Care providers can communicate with physicians remotely and proactively monitor patients whose Electronic Health Records (EHR) can be transmitted in real-time.

Resident training

The Stanford University Medical Center Department of Cardiothoracic Surgery uses Google Glass in its resident training program. Surgeons at the medical center use glassware from CrowdOptics to train residents on surgical procedures.

Augmented Reality allows doctors to monitor patients’ vital signs during surgical procedures without ever having to take their eyes off the patient. Live streaming of procedures can also be used with augmented reality applications for teaching.



“real-time information on the battlefield in order to prevent harm to the soldiers.”

“Google glass for war: The US military funded smart helmet that can beam information to soldiers on the battlefield.”

The technology promises to give soldiers increased situational awareness on the battlefield, as well as easy access to important intelligence.



The technology allows teachers and students to share information in various modes of interaction that include flipped classrooms.

Students can record interactions with fellow students, including while on field trips. Later, students can analyze their own and others actions and responses. Teachers can also see how other teachers apply the technology.



With wearable computers like Glass, journalism is changing into a place where news content is created and shared instantly, quite literally through the eyes of the reporter. Glass provides you with freedom of motion and the ability to convey more intimate stories as journalists can be less intrusive to his or her subjects. Instead of taking your eyes off the action to take notes, you can record the event hands-free from your face. Using Glass, journalists could have the opportunity to tread new ground with their stories, accessing all of their resources from a single, easy-to-use device.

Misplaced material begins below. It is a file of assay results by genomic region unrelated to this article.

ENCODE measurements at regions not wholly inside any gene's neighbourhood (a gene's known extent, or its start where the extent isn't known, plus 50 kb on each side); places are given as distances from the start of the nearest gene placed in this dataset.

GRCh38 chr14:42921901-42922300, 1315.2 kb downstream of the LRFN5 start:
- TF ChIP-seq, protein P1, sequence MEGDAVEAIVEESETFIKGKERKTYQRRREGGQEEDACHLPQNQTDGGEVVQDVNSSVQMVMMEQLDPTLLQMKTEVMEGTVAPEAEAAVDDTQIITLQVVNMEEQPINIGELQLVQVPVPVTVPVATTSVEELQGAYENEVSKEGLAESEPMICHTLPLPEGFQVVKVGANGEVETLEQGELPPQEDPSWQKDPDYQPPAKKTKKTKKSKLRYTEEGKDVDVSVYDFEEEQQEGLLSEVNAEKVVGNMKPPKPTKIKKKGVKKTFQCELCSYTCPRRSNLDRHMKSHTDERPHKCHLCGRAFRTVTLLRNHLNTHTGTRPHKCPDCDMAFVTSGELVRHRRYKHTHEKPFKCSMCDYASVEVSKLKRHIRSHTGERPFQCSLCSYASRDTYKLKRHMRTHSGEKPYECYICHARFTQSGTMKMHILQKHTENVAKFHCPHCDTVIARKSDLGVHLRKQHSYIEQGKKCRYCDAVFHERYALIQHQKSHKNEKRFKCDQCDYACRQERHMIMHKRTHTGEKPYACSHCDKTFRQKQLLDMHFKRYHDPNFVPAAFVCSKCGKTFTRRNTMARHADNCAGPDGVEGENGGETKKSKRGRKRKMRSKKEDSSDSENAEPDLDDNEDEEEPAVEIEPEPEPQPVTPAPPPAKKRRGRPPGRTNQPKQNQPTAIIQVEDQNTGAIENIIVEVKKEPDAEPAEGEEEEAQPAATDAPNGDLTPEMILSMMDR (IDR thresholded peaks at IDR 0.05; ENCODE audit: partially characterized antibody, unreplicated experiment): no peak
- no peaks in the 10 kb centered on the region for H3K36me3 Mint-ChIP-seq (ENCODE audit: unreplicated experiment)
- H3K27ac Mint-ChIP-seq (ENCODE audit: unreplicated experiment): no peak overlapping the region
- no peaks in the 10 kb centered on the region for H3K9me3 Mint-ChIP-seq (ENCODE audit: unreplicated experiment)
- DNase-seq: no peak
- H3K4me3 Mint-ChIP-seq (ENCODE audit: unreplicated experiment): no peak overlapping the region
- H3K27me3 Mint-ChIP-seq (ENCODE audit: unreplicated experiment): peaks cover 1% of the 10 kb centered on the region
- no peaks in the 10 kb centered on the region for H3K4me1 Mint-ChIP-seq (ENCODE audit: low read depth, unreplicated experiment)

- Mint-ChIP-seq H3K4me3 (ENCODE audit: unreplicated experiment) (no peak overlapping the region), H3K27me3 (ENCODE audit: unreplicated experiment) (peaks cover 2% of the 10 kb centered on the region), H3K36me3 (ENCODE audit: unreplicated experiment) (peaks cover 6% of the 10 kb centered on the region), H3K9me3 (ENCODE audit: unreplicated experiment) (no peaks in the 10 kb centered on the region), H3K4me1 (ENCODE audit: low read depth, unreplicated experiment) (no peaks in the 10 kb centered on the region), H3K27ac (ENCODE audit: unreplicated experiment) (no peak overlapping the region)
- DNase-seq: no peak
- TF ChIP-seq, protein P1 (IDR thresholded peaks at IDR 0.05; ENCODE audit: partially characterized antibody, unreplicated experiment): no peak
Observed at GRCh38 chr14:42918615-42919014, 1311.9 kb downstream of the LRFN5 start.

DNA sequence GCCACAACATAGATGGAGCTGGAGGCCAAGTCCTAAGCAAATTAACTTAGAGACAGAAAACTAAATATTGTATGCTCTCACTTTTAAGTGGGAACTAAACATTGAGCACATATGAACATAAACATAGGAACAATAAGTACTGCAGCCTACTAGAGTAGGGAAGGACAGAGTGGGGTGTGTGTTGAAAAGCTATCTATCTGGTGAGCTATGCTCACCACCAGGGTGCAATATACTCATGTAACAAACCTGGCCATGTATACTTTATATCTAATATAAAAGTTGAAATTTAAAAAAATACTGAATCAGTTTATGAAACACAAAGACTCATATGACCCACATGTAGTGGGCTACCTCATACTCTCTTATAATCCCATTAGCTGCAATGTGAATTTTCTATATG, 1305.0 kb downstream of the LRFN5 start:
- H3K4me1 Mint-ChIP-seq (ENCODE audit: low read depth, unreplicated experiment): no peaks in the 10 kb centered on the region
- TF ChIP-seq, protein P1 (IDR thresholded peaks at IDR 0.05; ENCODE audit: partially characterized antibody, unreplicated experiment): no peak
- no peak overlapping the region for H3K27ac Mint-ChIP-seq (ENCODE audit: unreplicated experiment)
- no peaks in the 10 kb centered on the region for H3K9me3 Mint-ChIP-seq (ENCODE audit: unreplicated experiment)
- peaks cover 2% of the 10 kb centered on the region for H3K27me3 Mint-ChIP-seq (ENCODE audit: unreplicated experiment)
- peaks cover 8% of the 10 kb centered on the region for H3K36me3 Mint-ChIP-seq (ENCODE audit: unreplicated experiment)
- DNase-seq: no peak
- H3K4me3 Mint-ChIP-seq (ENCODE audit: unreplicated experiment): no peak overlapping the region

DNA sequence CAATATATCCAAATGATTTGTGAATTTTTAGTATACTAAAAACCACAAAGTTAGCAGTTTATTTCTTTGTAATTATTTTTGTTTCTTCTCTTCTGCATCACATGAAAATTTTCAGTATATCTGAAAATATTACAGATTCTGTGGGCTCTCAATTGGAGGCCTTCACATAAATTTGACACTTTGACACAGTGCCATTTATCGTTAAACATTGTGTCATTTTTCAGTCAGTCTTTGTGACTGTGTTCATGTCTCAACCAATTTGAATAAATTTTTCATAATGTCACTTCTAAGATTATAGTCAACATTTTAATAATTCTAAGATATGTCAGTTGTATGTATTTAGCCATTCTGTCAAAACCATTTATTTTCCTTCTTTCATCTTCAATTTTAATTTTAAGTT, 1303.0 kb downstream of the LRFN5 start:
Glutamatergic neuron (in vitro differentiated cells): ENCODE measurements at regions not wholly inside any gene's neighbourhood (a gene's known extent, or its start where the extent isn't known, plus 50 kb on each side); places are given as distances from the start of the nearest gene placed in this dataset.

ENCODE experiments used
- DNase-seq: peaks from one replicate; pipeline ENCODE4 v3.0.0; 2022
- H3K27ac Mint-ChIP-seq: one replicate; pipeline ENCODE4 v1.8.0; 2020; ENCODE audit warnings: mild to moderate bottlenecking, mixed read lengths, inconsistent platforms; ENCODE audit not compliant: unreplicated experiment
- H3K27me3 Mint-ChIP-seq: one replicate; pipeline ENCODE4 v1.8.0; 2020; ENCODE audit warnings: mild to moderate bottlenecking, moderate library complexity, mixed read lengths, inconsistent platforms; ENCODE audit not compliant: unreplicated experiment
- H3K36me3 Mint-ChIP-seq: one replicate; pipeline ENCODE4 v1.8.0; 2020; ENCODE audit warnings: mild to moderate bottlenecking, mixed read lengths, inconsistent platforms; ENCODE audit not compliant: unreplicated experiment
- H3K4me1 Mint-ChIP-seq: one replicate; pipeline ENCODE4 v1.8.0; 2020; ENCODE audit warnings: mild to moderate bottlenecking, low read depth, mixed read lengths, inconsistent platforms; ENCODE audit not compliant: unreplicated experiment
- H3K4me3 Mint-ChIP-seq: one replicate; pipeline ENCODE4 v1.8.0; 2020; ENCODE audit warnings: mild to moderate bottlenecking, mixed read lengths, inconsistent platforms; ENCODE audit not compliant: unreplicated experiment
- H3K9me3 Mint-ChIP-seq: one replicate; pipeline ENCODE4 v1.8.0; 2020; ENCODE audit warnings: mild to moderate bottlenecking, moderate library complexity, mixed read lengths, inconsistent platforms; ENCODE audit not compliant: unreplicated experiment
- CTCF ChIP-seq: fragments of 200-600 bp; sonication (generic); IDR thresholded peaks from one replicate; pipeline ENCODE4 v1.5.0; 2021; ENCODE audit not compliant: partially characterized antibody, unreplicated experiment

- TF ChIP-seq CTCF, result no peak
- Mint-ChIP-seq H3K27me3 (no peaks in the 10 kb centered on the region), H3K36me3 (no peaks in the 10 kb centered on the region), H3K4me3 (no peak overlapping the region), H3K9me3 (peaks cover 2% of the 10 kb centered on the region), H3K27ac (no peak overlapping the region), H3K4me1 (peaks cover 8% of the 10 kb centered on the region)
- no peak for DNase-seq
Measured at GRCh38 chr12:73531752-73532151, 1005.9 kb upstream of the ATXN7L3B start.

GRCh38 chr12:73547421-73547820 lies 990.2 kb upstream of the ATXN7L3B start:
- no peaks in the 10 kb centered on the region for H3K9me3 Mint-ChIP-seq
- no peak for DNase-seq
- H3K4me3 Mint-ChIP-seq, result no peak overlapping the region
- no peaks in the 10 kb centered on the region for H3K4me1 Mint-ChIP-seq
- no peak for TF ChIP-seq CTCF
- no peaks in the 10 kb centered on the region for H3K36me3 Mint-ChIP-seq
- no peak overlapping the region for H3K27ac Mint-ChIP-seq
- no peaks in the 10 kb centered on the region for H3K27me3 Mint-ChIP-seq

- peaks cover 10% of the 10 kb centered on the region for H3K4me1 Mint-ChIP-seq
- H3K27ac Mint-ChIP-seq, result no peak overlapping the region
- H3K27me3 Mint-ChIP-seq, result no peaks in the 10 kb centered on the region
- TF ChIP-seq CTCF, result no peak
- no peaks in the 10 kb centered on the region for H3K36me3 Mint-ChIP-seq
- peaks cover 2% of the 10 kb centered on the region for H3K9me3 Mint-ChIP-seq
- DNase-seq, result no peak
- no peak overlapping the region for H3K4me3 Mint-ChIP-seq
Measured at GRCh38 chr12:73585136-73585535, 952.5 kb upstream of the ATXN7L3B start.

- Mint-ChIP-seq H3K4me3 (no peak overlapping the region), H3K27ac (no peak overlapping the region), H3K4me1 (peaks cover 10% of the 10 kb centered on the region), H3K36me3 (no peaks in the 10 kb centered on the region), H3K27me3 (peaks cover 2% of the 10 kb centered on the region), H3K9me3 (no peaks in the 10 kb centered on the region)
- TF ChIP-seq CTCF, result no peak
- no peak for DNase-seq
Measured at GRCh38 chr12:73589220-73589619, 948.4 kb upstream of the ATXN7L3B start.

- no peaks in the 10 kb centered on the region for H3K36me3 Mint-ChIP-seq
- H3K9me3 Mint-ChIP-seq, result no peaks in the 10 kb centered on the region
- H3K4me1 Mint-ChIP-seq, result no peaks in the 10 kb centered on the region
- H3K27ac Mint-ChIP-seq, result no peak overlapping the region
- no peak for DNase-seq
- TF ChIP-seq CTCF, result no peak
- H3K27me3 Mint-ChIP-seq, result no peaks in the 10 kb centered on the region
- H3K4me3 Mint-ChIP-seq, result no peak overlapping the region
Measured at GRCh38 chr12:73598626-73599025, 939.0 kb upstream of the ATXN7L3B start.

• Privacy Concerns

Concerns have been raised by various sources regarding the intrusion of privacy, and the etiquette and ethics of using the device in public and recording people without their permission. Privacy advocates are concerned that people wearing such eyewear may be able to identify strangers in public using facial recognition, or surreptitiously record and broadcast private conversations. There have also been concerns over potential eye pain caused by users new to Glass. Other facilities, such as Las Vegas casinos, banned Google Glass, citing their desire to comply with Nevada state law and common gaming regulations which ban the use of recording devices near gambling areas. On October 29, 2014, the Motion Picture Association of America (MPAA) and the National Association of Theatre Owners (NATO) announced a ban on wearable technology including Google Glass, placing it under the same rules as mobile phones and video cameras.